Sustainability Science Program

Janhavi Nilekani

Janhavi Nilekani

Janhavi NilekaniMs. Janhavi Nilekani
Sustainability Science Program
Kennedy School of Government
Mailbox 81
Harvard University
79 JFK Street
Cambridge, MA 02138 USA
Office: 502 Rubenstein Building
Tel: (1) 617-496-0739
Email: janhavi_nilekani@hks.harvard.edu
Group affiliation: Giorgio Ruffolo Doctoral Research Fellow in Sustainability Science

Janhavi Nilekaniis a Giorgio Ruffolo Doctoral Research Fellow in the Sustainability Science Program and a doctoral candidate in the Public Policy Program at Harvard's Kennedy School of Government. Her research focuses on evaluating the relative costs and benefits of different policy instruments for controlling environmental pollution, with an emphasis on India. Janhavi is contributing to collaborative work by the Initiative on Building Public-Private Partnerships to Promote Sustainable Development in India led by Professor Rohini Pande. Janhavi received her BA, cum laude, in Economics and International Studies and the Ronald Meltzer/Cornelia Awdziewicz Economic Award from Yale University in 2010. She has worked as a Research Associate on a pilot emissions trading program for Indian industry at the Jameel Poverty Action Lab-South Asia (2011-2012). Her faculty host is Rohini Pande.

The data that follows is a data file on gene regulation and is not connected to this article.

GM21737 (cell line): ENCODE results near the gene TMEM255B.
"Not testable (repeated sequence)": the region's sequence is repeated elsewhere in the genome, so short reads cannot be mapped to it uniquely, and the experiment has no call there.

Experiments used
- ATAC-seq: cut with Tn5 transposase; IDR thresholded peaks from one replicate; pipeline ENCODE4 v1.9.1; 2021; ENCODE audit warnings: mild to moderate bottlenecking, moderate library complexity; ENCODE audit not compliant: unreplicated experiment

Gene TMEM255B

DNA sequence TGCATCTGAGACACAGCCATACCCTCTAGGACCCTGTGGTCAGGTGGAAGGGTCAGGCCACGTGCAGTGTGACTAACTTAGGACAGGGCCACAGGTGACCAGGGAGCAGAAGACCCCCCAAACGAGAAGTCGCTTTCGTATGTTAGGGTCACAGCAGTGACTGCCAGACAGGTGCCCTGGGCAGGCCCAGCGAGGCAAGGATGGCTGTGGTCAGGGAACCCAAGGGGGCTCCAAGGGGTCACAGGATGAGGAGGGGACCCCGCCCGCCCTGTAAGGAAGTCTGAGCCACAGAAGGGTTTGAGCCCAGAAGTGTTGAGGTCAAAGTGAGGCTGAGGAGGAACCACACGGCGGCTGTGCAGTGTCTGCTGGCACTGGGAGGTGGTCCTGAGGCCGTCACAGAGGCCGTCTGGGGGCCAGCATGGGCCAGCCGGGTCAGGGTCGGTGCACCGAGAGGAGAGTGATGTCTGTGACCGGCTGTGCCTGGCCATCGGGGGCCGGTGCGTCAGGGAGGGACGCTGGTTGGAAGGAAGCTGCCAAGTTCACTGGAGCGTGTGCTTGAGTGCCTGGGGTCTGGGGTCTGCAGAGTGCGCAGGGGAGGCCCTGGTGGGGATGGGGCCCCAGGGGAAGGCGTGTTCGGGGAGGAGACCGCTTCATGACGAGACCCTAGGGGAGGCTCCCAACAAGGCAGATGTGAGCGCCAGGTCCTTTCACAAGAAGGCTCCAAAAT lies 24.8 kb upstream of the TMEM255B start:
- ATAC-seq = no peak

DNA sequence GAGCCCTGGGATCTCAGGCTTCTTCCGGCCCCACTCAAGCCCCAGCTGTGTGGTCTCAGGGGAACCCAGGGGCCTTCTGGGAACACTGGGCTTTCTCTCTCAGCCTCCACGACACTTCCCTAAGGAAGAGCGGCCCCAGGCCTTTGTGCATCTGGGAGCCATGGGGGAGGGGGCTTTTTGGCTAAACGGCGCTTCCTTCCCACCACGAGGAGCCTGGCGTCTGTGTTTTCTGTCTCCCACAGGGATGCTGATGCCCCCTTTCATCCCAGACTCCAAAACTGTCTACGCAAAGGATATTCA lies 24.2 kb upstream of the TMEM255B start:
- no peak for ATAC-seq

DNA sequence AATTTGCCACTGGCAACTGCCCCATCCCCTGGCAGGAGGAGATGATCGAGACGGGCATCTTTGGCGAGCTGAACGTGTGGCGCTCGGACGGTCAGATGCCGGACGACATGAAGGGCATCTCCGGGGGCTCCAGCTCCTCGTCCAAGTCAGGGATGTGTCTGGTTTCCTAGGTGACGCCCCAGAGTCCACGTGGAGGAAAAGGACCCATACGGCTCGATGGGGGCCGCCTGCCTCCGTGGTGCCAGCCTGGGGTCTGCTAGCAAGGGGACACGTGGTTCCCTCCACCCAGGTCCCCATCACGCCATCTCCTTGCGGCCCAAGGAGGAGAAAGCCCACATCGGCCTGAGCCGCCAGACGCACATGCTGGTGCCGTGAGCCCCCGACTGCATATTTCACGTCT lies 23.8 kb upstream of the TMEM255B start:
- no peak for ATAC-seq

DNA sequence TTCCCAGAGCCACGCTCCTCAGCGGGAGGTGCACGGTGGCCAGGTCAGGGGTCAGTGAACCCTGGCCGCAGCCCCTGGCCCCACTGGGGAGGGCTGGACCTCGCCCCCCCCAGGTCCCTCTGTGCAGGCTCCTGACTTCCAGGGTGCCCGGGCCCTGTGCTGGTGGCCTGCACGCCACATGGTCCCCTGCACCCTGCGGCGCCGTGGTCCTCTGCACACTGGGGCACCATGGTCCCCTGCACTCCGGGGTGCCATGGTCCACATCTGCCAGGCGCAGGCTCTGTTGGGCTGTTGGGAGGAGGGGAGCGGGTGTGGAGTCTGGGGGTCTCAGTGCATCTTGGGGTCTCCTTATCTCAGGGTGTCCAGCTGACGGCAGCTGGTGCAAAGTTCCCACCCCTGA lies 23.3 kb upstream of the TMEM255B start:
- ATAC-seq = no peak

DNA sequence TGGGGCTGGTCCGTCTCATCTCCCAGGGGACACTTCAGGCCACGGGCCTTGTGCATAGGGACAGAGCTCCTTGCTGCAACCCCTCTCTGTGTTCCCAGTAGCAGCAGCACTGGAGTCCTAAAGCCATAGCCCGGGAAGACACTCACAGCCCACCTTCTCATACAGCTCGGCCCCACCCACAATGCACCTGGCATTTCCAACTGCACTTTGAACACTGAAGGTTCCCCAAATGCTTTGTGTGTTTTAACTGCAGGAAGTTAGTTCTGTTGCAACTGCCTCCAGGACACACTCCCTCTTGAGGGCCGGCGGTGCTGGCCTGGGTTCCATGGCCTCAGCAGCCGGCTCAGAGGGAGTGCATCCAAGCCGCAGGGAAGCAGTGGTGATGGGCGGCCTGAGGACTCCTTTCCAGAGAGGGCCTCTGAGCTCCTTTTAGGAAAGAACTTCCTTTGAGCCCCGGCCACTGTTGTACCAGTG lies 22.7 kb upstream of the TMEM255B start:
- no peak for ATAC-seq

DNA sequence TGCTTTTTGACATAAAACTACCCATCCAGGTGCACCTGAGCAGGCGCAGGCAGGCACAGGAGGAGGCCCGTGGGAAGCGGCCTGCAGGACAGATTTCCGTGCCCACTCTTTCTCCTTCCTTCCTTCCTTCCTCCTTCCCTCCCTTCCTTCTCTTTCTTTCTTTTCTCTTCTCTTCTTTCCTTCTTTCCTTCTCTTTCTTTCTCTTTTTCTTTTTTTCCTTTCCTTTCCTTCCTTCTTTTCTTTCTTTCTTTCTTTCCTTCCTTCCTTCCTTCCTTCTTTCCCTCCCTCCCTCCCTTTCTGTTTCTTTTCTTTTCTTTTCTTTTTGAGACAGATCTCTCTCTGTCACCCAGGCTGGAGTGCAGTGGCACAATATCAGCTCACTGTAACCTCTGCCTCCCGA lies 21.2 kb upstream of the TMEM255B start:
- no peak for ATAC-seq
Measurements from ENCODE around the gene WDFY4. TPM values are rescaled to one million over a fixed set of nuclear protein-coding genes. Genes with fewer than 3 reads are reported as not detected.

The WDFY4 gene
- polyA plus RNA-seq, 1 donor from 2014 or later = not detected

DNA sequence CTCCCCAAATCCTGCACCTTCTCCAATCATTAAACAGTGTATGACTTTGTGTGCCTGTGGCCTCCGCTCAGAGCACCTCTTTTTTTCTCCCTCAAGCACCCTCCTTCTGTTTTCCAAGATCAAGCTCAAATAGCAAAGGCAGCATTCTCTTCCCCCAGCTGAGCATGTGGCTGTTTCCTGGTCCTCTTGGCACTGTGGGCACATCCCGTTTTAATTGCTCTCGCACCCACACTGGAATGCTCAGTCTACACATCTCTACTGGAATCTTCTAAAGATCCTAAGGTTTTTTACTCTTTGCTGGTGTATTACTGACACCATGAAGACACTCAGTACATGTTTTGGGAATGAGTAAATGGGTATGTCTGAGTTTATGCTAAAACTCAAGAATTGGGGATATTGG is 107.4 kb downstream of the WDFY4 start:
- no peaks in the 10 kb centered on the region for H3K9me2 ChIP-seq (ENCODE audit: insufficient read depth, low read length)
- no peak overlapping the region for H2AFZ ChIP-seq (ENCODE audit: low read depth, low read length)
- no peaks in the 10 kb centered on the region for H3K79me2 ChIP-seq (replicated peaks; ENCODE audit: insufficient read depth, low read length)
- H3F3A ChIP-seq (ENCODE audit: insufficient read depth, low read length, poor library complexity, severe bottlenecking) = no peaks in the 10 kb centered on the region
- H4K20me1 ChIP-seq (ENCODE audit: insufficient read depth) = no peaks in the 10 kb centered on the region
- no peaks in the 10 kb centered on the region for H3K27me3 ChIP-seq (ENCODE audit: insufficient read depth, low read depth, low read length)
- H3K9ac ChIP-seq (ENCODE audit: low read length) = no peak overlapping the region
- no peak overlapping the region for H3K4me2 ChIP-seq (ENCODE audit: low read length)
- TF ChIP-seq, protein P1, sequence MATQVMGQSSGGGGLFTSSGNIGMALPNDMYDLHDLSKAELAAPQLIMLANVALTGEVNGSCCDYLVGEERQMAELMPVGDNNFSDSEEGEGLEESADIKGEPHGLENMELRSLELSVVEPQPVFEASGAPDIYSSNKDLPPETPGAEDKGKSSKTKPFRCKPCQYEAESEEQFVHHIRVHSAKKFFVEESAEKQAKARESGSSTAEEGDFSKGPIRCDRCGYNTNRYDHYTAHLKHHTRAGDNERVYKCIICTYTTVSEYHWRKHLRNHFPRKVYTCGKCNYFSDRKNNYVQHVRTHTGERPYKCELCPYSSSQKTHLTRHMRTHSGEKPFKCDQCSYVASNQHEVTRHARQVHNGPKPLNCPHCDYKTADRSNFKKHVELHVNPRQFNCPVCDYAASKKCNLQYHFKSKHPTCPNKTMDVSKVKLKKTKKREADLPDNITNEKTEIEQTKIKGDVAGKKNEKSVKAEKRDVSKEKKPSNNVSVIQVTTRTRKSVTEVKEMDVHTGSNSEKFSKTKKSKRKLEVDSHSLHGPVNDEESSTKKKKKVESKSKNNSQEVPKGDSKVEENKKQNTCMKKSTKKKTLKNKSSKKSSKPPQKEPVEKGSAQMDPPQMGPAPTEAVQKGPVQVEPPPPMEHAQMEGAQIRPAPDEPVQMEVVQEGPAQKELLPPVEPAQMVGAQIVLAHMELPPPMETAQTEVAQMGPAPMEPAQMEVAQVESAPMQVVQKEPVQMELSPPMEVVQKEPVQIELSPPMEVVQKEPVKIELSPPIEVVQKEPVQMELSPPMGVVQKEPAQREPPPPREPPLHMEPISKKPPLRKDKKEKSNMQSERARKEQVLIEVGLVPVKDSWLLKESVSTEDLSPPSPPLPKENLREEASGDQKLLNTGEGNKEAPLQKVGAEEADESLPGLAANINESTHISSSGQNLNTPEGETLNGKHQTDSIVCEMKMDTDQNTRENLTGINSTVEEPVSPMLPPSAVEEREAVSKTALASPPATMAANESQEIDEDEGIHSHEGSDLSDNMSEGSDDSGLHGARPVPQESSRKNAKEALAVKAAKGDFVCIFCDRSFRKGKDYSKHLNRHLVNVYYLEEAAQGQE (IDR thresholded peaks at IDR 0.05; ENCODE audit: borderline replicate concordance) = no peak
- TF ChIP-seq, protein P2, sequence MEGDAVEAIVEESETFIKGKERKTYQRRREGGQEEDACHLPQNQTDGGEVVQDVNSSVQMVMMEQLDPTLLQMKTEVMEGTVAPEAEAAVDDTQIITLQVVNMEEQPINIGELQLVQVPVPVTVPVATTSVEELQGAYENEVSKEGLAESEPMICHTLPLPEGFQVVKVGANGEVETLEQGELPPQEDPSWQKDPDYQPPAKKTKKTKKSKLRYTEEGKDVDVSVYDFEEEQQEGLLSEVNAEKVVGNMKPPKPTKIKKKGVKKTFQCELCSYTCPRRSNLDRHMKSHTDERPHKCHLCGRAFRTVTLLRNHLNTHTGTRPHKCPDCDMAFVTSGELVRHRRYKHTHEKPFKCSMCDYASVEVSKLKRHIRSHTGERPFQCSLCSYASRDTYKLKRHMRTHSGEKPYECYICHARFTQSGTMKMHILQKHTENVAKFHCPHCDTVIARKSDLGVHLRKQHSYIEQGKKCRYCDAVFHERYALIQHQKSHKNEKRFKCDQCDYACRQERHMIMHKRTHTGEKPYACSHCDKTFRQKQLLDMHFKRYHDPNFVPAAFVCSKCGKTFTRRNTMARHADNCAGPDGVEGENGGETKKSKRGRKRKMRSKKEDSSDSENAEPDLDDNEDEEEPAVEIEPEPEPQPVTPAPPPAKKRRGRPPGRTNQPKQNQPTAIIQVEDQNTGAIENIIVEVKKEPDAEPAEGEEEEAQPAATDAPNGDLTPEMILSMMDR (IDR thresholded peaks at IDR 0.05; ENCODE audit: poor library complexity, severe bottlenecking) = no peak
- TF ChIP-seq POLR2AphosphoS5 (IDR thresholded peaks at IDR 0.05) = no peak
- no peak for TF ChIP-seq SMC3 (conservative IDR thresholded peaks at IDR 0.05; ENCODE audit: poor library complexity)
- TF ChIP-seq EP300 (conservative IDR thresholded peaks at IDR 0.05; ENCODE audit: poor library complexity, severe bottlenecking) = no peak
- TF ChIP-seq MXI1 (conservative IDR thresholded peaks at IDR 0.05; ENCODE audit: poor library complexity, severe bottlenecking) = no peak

Policy instruments for pollution control: Evaluating particulate matter control policies in India
This research evaluates several potential policy instruments to control suspended particulate matter pollution in India, including command-and-control regulation and market-based instruments. Particulate matter pollution is a leading environmental concern in India. Due to difficulties in monitoring and enforcement, there is low compliance with the existing concentration standard regulation, yet certain industries may face high compliance costs. Shifts to market-based instruments such as an emissions trading scheme should lower aggregate costs, and will also necessitate improved monitoring, enforcement, and transparency. This research attempts to quantify the gains from changing the current policy and compares a range of alternatives, using detailed survey data of Indian industries gathered through the Initiative on Building Public-Private Partnerships to Promote Sustainable Development in India’s ongoing work on a pilot emissions trading scheme.

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